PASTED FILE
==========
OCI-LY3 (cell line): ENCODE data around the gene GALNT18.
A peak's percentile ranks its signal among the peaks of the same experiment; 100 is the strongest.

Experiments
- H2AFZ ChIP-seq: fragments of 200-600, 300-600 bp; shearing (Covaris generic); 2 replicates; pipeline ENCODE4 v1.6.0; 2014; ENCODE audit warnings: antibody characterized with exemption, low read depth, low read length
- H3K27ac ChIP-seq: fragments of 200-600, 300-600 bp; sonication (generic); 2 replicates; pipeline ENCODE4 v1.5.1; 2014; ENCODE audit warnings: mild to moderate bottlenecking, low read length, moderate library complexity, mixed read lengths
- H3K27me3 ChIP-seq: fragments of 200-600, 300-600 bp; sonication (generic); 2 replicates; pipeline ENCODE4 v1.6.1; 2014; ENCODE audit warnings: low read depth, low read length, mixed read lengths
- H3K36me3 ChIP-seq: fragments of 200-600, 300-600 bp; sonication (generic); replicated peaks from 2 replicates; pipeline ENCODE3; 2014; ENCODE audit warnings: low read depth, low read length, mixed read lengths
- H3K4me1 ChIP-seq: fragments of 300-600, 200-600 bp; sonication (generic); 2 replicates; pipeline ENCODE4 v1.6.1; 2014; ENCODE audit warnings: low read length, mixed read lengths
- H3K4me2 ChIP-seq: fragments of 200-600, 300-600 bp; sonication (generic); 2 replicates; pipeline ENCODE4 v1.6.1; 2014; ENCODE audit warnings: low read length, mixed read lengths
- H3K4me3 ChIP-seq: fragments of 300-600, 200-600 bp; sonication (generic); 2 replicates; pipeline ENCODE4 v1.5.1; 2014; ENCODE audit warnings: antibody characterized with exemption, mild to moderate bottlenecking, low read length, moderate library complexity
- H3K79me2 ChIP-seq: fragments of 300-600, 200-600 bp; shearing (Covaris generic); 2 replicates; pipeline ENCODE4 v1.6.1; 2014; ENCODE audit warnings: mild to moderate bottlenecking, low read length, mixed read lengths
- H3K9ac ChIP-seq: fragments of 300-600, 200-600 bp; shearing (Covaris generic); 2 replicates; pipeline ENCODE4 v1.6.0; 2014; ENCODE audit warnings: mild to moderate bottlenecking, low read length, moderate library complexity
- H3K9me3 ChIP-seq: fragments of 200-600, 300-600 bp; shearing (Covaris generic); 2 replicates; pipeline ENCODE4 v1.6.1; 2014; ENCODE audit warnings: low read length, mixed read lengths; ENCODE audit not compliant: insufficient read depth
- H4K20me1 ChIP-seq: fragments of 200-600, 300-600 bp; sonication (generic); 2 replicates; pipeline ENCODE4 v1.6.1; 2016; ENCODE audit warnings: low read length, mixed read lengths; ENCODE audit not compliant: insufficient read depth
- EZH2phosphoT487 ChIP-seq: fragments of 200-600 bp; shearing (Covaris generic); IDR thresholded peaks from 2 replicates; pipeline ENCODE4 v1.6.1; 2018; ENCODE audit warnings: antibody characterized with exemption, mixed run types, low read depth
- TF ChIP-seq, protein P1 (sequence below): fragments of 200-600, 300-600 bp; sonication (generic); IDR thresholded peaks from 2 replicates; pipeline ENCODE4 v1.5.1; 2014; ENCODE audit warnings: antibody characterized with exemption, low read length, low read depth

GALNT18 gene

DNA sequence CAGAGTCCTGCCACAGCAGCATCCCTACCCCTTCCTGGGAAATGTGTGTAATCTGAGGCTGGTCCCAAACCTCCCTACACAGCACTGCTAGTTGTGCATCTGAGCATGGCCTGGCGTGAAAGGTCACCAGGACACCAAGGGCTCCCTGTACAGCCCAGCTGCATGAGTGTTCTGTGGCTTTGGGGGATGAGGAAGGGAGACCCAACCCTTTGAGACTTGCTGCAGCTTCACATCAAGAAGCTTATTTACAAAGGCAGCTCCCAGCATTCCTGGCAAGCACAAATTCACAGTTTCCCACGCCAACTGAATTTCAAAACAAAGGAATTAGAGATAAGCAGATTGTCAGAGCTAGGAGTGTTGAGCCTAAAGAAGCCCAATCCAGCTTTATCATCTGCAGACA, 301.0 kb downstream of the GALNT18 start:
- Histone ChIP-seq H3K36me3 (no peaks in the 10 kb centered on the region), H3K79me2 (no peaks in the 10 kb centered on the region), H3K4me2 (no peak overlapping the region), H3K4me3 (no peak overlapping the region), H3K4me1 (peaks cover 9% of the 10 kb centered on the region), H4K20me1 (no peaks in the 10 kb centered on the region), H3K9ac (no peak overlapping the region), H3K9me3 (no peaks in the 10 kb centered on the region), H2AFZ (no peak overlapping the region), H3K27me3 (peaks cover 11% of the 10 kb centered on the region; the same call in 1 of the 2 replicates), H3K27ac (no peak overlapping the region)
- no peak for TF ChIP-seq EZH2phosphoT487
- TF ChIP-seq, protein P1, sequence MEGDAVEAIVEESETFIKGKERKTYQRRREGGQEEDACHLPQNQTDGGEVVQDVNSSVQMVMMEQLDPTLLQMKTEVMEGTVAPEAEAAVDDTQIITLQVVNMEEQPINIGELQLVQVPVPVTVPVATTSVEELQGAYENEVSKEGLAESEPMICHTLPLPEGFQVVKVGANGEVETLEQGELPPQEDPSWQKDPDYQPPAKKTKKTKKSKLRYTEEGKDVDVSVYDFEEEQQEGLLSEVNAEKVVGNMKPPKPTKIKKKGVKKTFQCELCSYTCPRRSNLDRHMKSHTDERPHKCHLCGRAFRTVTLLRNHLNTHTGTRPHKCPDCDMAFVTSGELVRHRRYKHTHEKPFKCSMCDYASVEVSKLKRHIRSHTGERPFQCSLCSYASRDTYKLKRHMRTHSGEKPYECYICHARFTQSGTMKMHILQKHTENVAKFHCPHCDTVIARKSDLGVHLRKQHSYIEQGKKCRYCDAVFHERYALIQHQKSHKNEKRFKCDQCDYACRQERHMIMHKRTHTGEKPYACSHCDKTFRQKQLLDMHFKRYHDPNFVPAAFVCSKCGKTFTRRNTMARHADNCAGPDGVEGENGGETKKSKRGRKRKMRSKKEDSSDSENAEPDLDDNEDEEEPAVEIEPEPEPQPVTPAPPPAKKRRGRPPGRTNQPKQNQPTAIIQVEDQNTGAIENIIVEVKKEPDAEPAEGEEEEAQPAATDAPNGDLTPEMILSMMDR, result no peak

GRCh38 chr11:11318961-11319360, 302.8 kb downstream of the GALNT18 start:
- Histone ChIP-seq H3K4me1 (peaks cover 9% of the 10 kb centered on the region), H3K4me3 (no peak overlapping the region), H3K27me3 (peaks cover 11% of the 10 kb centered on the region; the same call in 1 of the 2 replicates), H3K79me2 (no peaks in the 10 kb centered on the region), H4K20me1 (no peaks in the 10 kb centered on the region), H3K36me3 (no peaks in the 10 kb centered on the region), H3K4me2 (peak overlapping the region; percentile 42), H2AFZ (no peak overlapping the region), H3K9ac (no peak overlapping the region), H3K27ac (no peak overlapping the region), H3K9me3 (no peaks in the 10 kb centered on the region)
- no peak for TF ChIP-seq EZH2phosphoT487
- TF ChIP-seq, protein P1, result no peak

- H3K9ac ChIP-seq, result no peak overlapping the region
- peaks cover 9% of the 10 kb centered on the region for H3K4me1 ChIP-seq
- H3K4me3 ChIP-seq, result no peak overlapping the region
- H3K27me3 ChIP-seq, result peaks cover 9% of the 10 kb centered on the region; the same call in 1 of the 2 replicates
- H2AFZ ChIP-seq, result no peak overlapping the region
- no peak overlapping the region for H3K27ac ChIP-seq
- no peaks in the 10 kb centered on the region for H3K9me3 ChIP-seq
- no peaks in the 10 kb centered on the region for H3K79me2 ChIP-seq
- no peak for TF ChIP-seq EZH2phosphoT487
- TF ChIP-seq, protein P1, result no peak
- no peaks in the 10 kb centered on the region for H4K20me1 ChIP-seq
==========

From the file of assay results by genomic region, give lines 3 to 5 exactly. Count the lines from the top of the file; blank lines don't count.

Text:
Experiments
- H2AFZ ChIP-seq: fragments of 200-600, 300-600 bp; shearing (Covaris generic); 2 replicates; pipeline ENCODE4 v1.6.0; 2014; ENCODE audit warnings: antibody characterized with exemption, low read depth, low read length
- H3K27ac ChIP-seq: fragments of 200-600, 300-600 bp; sonication (generic); 2 replicates; pipeline ENCODE4 v1.5.1; 2014; ENCODE audit warnings: mild to moderate bottlenecking, low read length, moderate library complexity, mixed read lengths